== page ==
Yet another e-mail-borne worm is making the rounds on the Internet using an infection and pattern that should be quite familiar to administrators and users.
The worm is capable of deleting anti-virus and a lengthy list of other files. On the sixth day of every month save January and July, the worm tries to overwrite all files with the following extensions: .txt, .htm, .html, .wab, .doc, .xls, .jpg, .cpp, .c, .pas, .mpg, .mpeg, .bak and .mp3.
Klez.E showed up on anti-virus companies radar screens Thursday and hasnt spread very widely, although, as a mass-mailing worm, it certainly has that potential.
The e-mail message carrying the worm arrives in the users inbox with a random subject line and bears an attachment that also has a randomized name. The attachment can be a file with either a .bat, .exe, .pif or .scr extension, according to an advisory published by Symantec Corp, which rates the worms severity as low.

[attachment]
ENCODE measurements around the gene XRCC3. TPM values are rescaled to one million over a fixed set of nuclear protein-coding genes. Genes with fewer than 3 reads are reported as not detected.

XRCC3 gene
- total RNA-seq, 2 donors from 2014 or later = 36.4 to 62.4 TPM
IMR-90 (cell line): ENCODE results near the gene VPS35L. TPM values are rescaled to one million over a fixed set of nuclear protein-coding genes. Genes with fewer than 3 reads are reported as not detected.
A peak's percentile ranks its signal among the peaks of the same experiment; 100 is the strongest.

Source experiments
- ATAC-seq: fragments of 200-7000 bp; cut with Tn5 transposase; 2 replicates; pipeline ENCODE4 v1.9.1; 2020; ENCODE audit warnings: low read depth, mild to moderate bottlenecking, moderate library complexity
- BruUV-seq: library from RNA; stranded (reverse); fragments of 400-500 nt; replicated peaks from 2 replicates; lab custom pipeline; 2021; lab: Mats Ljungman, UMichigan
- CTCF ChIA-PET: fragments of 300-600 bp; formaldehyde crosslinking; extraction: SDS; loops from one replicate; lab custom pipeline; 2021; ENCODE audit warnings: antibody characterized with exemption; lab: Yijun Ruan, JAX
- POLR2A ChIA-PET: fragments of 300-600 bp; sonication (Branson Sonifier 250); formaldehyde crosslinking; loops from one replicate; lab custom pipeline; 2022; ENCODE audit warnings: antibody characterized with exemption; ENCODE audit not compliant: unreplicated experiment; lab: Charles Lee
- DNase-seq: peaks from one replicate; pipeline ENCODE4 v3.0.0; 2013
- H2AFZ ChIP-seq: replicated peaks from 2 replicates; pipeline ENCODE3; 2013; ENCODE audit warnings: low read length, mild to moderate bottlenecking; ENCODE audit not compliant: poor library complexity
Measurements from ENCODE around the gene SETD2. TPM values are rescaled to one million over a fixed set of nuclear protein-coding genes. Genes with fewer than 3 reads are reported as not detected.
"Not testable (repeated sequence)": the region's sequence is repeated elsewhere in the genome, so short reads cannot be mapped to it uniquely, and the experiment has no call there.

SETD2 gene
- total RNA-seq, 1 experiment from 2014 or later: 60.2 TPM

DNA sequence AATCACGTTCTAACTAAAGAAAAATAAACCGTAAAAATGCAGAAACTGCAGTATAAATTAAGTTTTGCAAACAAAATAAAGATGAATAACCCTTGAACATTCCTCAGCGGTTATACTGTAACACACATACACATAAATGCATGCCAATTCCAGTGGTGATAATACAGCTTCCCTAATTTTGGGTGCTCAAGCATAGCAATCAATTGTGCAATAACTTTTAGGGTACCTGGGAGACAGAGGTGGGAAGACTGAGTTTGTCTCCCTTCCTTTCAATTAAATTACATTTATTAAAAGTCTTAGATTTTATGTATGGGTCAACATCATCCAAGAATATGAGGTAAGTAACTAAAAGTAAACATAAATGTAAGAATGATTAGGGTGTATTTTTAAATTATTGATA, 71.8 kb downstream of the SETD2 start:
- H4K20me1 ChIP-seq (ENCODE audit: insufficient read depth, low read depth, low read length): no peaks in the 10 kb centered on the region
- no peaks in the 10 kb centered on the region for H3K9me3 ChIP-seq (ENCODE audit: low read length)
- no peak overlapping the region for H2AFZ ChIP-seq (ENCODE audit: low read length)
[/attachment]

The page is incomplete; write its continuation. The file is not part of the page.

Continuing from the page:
The attachment carrying the worm can execute either when the user opens it or views the message in Microsoft Outlooks preview pane.
Once it is unleashed, Klez copies itself to the Windows System folder and either modifies a certain registry key or creates one of its own. It then creates a value in that key so that the worm will execute once the machine starts up again.
The worm then attempts to disable some virus scanners and, oddly enough, delete other worms such as Code Red and Nimda that may have infected the machine. Klez then drops a virus known as W32.Elkern.3587 on the infected machine and executes it.
It also copies itself to local, mapped and network drives using a random file name and double extension, such as filename.txt.exe.
Klez then mails itself to any e-mail address it finds in the users Windows address book, ICQ database or local files. It can also infect executable files by making a hidden copy of the original host file and then overwriting the original file with the virus.